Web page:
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Trucks drive near City Hall to protest shipping container fees being assessed against independent truckers as part of the ports' Clean Truck Program to allow only newer, less-polluting trucks at the ports, on November 13, 2009 in Los Angeles.
Honking horns in protest over expensive upgrades as part of the Clean Trucks Program, dozens of truckers drove their big rigs today around Los Angeles City Hall.
Starting Jan. 1, trucks with engines built before 1994 will be banned from entering terminals at the Ports of Long Beach and Los Angeles.
Trucks with engines built in 1994-2003 can enter the ports only if retrofitted with a device that reduces emissions by at least 25 percent.
Trucks with engines built in 2004 or later will continue to be allowed at the ports until Jan. 1 -- after which only trucks with engines that meet 2007 Environmental Protection Agency standards will be permitted.
Ellie Bass, whose father has been an independent truck owner-operator for 15 years, joined the protest at City Hall.
She said the plan to phase out older, high-polluting trucks will be devastating to many families if implemented as scheduled.
``In two weeks, all the truckers that have been driving by will be pretty much unemployed, and each trucker has a family they support,'' Bass said.
``We're basically here asking for an extension if not financial help,'' she said. ``We are concerned with the environment, but we don't have the resources to upgrade our trucks or to get new, green trucks.''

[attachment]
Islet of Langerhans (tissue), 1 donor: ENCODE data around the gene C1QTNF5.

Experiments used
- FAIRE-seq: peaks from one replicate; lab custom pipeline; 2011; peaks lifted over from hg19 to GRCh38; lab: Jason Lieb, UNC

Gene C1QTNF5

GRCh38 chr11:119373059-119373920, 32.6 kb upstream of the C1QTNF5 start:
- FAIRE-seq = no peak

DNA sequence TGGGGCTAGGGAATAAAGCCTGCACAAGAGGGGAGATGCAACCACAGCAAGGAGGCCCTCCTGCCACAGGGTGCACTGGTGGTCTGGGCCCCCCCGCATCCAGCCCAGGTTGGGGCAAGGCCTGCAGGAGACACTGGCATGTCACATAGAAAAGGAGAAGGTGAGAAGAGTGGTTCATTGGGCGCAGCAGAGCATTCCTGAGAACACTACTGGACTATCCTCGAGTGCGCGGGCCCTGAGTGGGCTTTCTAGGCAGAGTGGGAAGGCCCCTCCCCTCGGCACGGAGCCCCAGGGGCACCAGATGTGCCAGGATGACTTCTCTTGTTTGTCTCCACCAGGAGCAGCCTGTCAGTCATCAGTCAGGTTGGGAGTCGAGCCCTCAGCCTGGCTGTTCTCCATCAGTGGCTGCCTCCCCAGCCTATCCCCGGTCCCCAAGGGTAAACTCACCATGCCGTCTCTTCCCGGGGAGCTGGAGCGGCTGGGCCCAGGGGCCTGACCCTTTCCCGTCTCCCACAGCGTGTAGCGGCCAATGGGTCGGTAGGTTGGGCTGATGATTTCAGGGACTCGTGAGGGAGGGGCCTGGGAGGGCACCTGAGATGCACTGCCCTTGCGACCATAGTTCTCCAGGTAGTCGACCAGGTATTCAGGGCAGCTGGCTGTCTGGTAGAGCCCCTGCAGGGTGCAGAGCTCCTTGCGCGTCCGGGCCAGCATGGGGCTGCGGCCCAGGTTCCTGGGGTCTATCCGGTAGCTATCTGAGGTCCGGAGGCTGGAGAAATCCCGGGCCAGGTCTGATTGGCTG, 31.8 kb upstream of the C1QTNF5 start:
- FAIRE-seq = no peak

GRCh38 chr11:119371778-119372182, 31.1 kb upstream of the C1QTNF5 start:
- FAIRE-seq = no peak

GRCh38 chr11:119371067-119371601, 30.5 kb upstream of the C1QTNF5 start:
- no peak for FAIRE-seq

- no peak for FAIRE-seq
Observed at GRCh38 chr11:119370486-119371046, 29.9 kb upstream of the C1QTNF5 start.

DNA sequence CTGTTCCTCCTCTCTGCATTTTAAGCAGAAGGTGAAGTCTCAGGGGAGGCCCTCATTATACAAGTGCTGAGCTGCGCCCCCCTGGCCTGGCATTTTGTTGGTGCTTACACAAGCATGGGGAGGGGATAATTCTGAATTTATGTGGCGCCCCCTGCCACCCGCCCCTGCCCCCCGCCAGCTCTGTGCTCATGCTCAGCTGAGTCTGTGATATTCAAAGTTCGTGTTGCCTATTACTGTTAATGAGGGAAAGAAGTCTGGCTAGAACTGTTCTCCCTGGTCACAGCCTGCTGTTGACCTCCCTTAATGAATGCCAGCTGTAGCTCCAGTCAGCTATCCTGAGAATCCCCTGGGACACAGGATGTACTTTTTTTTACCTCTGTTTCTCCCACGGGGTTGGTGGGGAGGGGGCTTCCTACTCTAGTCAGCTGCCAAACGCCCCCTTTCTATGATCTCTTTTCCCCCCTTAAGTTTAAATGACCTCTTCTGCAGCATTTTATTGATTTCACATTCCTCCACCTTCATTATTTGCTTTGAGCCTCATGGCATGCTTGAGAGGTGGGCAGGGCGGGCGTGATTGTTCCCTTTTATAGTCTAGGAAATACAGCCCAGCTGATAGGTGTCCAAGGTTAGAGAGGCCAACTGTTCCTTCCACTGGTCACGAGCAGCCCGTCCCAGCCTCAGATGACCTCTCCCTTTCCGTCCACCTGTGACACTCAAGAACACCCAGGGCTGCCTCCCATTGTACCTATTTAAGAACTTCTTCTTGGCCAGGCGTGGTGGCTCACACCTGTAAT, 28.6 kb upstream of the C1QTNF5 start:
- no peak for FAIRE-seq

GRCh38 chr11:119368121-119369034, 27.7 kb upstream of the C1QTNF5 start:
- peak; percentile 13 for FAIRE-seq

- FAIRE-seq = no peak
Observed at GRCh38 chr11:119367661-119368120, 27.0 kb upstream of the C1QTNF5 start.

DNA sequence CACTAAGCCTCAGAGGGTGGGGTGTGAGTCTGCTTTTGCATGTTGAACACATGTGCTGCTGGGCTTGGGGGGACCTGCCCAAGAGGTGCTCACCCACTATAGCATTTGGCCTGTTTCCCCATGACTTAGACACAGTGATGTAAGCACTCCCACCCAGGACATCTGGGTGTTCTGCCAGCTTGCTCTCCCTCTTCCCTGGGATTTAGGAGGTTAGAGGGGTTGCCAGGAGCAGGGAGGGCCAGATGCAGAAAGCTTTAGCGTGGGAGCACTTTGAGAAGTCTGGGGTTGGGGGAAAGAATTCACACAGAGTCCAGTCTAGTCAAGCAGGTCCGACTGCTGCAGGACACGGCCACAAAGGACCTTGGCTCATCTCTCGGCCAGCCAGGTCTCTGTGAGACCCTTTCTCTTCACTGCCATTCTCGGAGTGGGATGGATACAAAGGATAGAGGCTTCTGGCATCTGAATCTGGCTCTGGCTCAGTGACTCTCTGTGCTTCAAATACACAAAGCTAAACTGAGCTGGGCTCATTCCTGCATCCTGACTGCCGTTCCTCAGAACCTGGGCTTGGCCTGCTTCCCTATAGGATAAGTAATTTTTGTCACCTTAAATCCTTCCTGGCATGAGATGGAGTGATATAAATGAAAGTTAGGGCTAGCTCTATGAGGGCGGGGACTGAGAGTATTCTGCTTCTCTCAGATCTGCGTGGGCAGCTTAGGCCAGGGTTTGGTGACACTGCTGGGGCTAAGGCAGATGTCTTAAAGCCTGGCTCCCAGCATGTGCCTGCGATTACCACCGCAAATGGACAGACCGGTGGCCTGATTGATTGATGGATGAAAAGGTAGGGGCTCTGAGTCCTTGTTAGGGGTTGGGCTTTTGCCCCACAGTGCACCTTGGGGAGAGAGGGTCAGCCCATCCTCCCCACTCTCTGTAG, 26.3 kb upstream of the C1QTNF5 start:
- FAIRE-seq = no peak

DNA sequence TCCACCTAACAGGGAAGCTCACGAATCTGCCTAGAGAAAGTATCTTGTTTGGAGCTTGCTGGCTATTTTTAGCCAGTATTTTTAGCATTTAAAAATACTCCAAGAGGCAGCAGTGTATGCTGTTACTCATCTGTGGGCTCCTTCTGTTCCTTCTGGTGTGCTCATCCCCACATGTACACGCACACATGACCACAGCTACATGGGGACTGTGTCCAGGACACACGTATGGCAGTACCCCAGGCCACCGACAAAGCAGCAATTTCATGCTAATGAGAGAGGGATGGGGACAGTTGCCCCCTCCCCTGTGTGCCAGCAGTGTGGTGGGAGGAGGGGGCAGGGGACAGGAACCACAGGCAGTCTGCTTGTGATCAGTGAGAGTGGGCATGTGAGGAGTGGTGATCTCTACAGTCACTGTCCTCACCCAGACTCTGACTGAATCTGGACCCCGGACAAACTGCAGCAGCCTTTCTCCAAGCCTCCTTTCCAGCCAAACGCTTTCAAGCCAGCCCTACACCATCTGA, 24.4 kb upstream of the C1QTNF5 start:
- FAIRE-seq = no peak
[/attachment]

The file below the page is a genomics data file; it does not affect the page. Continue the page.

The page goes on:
Bass asked for funding and/or a two-year extension for truckers to replace or retrofit their vehicles.
Franklin Sanchez, who has been an independent trucker for 15 years and drives a big rig with a 2002 engine, said he cannot afford the required upgrades.
``We will lose our house,'' he said.
Bass said more than 50 truckers drove from the Port of Long Beach starting at 8:30 a.m., circled City Hall at least once, then headed back to the harbor around 11 a.m.
Some truckers went inside City Hall to ask the City Council for help.
Councilwoman Janice Hahn, whose district includes the Port of Los Angeles, said the ban would affect 6,000-8,000 independent truck owner operators.
``What I've done for you is I've called on Mary Nichols, the president of the California Air Resources Board, to ask her to set aside $2 million specifically for you so that if you apply now for that grant, you will be given a four-month extension,'' Hahn told the truckers.
``You can keep working. You can keep driving your trucks. Get those applications in now,'' Hahn said. ``Just by the act of applying for this money, you will be given a four-month extension. I do not want you out of work. This is the worst possible time to be laying off good truckers.''
About 5,600 big rigs have already been replaced by so-called clean trucks, reducing air pollution equivalent to the amount produced by 200,000 cars a year, according to the Port of Long Beach.
Nick Sramek, president of the Board of Harbor Commissioners, said that by Jan. 1, air pollution from trucks at the port will be down 80 percent -- two years ahead of schedule.